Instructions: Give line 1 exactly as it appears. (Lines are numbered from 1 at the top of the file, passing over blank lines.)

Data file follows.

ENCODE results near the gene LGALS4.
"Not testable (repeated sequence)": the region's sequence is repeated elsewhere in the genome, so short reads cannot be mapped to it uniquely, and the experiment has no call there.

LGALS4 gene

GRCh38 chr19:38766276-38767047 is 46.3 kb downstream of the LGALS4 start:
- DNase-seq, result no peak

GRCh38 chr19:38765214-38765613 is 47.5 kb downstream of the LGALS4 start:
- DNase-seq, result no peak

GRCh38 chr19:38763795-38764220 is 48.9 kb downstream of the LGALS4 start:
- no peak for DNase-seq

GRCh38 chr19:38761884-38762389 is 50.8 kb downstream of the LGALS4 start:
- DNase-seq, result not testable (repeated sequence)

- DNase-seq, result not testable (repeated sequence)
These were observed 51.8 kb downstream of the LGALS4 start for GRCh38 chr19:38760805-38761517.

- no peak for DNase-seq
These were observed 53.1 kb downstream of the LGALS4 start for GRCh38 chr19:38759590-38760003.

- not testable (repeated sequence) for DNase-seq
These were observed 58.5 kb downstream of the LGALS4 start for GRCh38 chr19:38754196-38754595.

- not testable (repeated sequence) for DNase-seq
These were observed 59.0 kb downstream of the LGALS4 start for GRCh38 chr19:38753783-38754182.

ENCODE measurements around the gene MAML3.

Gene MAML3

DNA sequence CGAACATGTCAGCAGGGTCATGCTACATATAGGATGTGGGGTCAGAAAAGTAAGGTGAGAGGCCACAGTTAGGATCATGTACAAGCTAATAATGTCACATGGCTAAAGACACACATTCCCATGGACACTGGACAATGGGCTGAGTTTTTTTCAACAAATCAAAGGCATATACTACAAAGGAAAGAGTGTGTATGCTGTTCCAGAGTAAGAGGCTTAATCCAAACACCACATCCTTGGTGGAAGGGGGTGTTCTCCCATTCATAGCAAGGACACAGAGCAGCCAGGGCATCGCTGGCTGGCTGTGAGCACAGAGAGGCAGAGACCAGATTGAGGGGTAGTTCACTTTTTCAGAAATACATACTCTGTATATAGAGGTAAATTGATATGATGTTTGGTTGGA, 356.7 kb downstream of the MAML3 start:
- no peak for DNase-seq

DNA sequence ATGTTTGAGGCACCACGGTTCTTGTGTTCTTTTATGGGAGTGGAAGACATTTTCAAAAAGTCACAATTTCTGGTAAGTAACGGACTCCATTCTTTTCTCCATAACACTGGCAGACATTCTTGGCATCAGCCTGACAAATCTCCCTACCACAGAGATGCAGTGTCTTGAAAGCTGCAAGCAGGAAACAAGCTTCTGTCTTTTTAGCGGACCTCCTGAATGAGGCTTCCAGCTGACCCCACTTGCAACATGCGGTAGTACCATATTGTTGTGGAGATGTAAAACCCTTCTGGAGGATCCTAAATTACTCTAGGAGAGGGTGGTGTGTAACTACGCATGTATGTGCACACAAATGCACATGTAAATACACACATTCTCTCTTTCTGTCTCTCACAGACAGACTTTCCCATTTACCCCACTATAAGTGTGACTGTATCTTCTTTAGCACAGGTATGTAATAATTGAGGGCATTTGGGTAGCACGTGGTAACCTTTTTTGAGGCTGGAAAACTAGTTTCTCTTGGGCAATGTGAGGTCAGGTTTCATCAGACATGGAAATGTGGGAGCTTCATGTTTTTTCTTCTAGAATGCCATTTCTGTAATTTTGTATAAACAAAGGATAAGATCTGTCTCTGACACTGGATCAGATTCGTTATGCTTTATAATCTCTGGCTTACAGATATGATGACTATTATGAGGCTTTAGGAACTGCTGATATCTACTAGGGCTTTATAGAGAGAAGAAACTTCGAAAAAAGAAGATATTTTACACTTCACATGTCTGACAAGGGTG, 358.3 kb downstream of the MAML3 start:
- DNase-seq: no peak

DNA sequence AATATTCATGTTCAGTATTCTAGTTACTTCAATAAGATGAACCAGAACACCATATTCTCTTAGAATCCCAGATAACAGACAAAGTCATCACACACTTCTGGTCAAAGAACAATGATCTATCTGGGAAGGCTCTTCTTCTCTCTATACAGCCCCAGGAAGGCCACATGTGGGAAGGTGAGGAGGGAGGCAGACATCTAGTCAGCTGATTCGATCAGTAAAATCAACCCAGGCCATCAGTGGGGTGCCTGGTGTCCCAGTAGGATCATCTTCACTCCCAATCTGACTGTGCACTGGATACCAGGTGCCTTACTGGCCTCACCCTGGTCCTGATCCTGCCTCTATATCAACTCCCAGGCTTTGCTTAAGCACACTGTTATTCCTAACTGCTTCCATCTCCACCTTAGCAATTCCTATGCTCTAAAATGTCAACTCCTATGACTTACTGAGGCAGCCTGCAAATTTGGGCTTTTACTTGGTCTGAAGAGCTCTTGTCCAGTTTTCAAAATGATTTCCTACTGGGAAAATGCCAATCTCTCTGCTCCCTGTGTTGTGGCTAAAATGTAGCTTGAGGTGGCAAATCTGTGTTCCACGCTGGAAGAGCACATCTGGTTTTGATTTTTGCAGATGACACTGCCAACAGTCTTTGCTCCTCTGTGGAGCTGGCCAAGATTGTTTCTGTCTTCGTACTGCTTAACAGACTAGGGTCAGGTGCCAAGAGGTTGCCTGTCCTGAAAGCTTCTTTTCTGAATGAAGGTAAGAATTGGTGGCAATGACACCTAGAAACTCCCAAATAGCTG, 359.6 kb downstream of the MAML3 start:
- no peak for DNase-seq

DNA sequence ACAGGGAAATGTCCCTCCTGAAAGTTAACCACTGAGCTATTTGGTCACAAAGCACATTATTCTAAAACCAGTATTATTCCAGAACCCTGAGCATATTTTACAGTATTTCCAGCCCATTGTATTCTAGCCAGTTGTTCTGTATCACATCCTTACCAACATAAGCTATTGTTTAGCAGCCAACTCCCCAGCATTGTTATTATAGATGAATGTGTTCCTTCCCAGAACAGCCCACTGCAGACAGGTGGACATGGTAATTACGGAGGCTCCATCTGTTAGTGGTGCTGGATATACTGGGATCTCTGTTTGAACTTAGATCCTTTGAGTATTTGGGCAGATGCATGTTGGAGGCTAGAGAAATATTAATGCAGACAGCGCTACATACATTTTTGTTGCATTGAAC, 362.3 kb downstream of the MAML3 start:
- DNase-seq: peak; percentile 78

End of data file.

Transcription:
ENCODE results near the gene LGALS4.